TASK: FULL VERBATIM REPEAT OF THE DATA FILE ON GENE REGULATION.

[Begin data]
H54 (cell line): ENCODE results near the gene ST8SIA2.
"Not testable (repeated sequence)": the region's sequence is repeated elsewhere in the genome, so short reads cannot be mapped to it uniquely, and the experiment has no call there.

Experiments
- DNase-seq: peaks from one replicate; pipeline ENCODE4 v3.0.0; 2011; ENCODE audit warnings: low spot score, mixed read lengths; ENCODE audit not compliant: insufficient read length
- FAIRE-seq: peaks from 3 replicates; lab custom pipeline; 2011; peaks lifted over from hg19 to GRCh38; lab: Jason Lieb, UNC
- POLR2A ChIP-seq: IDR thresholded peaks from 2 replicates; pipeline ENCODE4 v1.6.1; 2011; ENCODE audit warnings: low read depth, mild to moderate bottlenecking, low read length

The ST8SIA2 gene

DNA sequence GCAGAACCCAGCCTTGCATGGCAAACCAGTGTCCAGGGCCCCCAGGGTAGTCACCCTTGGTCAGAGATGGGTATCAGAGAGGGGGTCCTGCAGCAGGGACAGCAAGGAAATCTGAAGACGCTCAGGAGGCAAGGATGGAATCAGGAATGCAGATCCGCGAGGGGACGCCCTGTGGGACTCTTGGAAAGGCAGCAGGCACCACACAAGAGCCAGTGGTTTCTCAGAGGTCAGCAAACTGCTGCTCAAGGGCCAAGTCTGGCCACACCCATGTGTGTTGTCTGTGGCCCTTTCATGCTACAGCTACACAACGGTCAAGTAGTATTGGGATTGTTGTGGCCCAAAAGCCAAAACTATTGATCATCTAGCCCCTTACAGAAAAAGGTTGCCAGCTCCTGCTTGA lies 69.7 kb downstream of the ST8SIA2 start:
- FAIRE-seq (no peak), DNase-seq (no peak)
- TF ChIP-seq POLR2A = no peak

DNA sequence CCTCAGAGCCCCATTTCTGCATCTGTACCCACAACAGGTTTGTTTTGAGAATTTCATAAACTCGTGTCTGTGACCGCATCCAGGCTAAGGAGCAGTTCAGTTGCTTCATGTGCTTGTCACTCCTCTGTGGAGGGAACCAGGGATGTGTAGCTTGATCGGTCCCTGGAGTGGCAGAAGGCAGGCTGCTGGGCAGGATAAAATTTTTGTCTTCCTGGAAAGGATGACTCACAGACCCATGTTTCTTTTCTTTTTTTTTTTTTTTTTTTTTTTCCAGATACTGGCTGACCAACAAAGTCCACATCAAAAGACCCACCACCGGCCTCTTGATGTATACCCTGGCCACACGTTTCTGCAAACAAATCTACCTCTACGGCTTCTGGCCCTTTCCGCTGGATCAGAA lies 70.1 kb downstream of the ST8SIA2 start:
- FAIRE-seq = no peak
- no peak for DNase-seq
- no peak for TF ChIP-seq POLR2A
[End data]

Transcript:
H54 (cell line): ENCODE results near the gene ST8SIA2.
"Not testable (repeated sequence)": the region's sequence is repeated elsewhere in the genome, so short reads cannot be mapped to it uniquely, and the experiment has no call there.

Experiments
- DNase-seq: peaks from one replicate; pipeline ENCODE4 v3.0.0; 2011; ENCODE audit warnings: low spot score, mixed read lengths; ENCODE audit not compliant: insufficient read length
- FAIRE-seq: peaks from 3 replicates; lab custom pipeline; 2011; peaks lifted over from hg19 to GRCh38; lab: Jason Lieb, UNC
- POLR2A ChIP-seq: IDR thresholded peaks from 2 replicates; pipeline ENCODE4 v1.6.1; 2011; ENCODE audit warnings: low read depth, mild to moderate bottlenecking, low read length

The ST8SIA2 gene

DNA sequence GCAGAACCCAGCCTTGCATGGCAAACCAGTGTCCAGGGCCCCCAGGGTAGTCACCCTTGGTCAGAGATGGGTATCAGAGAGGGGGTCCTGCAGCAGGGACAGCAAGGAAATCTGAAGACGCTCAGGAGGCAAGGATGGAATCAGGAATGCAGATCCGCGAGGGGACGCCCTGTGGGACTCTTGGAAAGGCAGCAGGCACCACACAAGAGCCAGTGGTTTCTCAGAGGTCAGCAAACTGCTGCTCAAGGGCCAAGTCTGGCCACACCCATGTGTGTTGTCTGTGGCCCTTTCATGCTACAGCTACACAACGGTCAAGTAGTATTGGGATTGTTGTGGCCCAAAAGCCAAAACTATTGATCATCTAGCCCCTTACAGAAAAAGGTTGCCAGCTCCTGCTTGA lies 69.7 kb downstream of the ST8SIA2 start:
- FAIRE-seq (no peak), DNase-seq (no peak)
- TF ChIP-seq POLR2A = no peak

DNA sequence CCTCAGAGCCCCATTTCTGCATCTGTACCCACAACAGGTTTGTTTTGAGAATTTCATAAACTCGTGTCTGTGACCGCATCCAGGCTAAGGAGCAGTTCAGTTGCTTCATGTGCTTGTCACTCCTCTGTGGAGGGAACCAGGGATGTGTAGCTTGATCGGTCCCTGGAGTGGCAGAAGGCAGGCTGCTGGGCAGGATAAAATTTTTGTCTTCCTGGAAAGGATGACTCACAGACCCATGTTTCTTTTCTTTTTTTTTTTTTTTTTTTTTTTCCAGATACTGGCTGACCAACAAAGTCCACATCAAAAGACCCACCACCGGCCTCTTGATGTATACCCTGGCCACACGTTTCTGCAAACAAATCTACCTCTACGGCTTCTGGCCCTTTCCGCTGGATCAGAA lies 70.1 kb downstream of the ST8SIA2 start:
- FAIRE-seq = no peak
- no peak for DNase-seq
- no peak for TF ChIP-seq POLR2A